Lowe's takes $126 million hit
Don Hogsett -- Home Textiles Today, May 24, 2004
Helped by sharply stronger same-store sales, first-quarter profits at Lowe's Companies Inc. advanced 8.1 percent, to $455 million from $421 million last year.
Profits would have soared substantially higher, 38 percent, to $581 million, but for a $126 million one-time charge stemming from a change in accounting for vendor allowances. Underlying the importance of vendor allowances to a retailer's bottom line, the $126 million represented almost 22 percent of Lowe's entire profit before the one-time charge.
Sales at the home-improvement specialist were up 22 percent, to $8.7 million from $7.1 million a year ago. More importantly, same-store sales jumped 9.9 percent.
"Strength in every product category and across every geographic region drove solid earnings growth in the first quarter," said Robert Niblock, Lowe's president. "Continued strong sales in big-ticket categories, such as outdoor power equipment and kitchen cabinets, are an indication that consumers are not only willing, but are enthusiastic about investing in products and projects that maintain and enhance their greatest asset — their home."
Under the change in accounting rules, vendor allowances, which in the past had been used to reduce SG&A expenses, are now used to reduce the cost of goods, boosting average gross margin. In this case, the change had the effect not only of increasing margins, but skewing expenses sharply higher this year versus last year.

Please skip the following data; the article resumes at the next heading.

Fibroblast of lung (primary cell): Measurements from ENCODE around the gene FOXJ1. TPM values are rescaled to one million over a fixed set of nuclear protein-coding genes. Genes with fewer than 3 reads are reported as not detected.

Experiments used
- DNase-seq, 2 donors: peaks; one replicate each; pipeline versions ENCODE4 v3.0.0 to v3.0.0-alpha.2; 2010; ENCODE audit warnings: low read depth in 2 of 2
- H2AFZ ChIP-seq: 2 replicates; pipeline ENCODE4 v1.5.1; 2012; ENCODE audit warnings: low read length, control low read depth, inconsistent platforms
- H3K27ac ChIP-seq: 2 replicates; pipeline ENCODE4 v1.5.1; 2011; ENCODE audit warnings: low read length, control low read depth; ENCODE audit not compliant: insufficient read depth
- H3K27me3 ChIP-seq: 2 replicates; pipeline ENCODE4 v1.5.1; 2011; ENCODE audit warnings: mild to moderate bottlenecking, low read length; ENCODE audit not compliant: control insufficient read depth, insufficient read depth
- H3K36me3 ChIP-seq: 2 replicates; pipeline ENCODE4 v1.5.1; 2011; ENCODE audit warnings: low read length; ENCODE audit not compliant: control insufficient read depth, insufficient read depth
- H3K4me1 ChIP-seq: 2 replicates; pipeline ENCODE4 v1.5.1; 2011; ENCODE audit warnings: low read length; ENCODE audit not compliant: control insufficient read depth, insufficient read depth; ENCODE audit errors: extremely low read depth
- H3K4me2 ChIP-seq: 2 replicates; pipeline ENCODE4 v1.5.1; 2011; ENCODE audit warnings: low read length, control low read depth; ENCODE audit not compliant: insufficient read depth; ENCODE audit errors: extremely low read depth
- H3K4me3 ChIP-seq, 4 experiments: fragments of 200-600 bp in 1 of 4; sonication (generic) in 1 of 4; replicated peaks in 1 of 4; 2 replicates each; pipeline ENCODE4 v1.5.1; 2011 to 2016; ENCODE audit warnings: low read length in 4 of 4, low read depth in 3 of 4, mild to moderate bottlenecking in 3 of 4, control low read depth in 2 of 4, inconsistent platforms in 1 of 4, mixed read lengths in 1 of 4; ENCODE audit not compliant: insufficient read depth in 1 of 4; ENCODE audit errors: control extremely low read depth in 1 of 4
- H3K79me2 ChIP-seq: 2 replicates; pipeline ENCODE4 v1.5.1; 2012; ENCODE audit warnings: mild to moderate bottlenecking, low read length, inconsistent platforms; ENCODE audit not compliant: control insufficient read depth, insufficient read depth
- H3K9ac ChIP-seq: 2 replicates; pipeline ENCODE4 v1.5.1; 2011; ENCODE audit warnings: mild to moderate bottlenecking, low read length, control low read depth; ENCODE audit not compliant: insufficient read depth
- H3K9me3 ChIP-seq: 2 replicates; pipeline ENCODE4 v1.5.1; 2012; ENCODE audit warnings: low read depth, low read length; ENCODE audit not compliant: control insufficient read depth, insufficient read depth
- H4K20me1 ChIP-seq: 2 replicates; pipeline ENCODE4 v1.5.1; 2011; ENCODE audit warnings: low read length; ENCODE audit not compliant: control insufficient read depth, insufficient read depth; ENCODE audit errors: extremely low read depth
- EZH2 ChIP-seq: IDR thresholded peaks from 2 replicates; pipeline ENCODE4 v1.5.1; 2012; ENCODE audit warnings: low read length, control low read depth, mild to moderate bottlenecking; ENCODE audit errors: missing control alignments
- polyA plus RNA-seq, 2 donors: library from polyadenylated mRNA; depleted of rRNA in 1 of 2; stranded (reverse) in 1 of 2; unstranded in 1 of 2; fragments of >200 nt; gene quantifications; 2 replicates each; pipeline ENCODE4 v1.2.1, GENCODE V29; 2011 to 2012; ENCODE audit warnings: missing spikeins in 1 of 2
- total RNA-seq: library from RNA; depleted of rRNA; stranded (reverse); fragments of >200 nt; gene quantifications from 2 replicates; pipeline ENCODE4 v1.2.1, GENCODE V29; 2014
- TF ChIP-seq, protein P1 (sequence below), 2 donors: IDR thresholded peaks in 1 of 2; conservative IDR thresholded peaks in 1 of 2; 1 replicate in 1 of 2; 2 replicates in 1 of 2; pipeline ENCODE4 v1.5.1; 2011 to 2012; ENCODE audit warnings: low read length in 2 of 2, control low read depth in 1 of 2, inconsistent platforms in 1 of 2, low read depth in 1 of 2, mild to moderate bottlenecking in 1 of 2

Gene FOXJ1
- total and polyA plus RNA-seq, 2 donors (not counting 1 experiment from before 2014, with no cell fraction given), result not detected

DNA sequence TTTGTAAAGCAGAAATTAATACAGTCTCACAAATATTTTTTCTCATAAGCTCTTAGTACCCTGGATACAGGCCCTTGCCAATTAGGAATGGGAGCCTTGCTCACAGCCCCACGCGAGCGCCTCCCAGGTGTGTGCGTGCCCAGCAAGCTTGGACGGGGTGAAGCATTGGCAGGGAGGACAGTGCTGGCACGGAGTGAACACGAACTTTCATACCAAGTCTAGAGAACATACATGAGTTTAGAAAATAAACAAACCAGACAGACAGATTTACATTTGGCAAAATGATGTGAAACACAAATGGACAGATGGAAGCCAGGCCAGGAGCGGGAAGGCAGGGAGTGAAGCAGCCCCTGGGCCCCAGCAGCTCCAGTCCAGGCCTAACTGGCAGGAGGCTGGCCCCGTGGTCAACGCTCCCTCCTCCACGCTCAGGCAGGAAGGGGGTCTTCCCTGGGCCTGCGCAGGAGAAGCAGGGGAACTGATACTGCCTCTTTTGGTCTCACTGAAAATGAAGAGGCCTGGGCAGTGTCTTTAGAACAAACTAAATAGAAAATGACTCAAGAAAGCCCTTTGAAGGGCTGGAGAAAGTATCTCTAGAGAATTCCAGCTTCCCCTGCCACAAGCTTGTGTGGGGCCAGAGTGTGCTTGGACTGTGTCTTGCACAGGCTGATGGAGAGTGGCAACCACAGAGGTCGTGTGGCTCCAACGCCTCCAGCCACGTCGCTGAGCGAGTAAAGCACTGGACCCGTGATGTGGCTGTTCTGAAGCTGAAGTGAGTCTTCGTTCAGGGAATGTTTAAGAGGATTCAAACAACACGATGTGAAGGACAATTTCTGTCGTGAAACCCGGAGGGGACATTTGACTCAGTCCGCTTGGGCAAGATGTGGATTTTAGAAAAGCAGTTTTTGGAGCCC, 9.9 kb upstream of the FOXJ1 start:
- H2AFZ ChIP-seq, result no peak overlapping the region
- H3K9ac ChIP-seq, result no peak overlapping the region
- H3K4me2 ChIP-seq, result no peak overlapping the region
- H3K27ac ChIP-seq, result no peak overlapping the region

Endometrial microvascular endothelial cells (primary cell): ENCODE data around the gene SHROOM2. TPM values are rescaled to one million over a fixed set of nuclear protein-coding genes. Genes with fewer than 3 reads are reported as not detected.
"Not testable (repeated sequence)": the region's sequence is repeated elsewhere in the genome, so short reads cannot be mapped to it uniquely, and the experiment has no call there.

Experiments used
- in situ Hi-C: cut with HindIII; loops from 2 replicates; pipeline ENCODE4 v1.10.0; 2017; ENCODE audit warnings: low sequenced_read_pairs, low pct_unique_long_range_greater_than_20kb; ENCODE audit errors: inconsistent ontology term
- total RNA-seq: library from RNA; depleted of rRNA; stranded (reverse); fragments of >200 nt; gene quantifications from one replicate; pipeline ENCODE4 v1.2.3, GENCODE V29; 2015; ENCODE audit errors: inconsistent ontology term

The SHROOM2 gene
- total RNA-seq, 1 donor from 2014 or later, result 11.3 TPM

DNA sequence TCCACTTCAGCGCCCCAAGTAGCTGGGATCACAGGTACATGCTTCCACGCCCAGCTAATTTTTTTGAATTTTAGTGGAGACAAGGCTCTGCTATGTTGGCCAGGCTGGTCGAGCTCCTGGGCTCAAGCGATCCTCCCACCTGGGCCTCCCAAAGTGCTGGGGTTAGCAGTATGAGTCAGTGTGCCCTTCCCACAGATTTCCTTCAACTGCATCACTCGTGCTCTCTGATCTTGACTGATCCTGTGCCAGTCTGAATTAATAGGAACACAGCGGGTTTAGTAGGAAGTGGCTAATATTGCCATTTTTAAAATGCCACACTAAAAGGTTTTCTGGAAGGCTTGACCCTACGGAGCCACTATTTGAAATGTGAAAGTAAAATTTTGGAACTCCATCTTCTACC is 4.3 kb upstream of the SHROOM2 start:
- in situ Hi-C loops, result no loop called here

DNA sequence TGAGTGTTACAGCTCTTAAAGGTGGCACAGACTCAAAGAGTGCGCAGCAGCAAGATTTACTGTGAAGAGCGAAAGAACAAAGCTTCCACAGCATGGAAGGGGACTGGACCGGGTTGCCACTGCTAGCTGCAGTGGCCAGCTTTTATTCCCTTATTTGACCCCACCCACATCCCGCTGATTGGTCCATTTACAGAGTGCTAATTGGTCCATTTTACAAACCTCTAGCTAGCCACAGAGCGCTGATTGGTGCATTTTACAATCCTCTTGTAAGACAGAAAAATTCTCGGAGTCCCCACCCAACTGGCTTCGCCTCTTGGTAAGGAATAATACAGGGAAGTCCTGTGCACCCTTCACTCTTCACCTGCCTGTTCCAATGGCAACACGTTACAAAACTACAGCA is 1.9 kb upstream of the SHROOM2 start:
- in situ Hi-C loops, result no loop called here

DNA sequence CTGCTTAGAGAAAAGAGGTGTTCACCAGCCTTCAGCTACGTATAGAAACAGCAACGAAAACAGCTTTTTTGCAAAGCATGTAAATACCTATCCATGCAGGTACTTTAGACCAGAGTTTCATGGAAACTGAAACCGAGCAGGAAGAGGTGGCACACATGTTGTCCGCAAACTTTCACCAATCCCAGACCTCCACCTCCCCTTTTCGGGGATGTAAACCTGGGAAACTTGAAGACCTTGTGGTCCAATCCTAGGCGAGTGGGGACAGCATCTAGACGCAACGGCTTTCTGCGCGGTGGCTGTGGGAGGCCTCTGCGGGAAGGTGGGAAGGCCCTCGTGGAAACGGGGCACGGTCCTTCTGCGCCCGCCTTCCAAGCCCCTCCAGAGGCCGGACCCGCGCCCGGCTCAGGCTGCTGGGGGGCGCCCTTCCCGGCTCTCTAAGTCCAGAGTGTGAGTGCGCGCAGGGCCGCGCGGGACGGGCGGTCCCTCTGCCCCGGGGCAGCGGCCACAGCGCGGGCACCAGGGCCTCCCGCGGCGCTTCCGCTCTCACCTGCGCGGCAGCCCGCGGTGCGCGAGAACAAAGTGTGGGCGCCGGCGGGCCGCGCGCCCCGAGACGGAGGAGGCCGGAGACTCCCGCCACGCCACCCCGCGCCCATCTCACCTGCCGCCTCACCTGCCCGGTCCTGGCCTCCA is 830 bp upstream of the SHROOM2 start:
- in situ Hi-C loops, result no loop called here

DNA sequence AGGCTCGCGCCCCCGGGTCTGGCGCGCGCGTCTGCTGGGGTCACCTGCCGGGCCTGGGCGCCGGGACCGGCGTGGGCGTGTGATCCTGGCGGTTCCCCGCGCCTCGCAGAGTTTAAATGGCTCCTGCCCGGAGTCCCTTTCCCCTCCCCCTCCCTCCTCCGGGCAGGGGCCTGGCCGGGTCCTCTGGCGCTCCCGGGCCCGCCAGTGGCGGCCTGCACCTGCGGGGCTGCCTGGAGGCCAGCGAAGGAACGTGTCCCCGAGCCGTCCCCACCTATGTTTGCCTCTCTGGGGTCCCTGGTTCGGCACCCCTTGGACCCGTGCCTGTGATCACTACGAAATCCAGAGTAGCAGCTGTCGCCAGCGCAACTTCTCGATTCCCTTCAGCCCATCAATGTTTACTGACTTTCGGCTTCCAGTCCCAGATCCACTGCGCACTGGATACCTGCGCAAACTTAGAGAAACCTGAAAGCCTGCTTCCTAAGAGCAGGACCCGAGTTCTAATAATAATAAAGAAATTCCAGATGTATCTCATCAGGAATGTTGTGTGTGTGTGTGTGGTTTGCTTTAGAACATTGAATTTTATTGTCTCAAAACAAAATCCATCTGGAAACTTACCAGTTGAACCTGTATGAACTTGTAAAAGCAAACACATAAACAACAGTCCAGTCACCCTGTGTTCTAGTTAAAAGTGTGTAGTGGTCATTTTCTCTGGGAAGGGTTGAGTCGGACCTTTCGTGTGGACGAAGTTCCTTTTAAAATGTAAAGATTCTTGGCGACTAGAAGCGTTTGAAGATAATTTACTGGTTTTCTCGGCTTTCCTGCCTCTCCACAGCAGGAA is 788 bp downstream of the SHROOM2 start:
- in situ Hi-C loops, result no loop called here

As a result of the change, average gross margin widened to 33.1 percent from 31.2 percent a year ago. Costs correspondingly shot to 21.3 percent of sales from 18.2 percent last year.
Looking ahead, Lowe's said it expects sales to rise about 19 percent during the second quarter, with same-store sales rising 6 to 7 percent.
Lowe's Companies Inc.
|Qtr. 4/30 (x000)||2004||2003||% chg|
|a-First-quarter results include $22 million in store opening expenses, compared with $19 million in the same period a year ago; and a $126 million one-time charge stemming from a change in accounting for vendor allowances. Excluding the charge, earnings jumped 38 percent, to $581 million from $421 million the preceding year. The prior-year period includes $2 million in earnings from discontinued operations.
|Oper. income (EBIT)||1,017,000||920,000||10.5|
|Per share (diluted)||0.57||0.53||7.5|
|Average gross margin||33.1%||31.2%||—|
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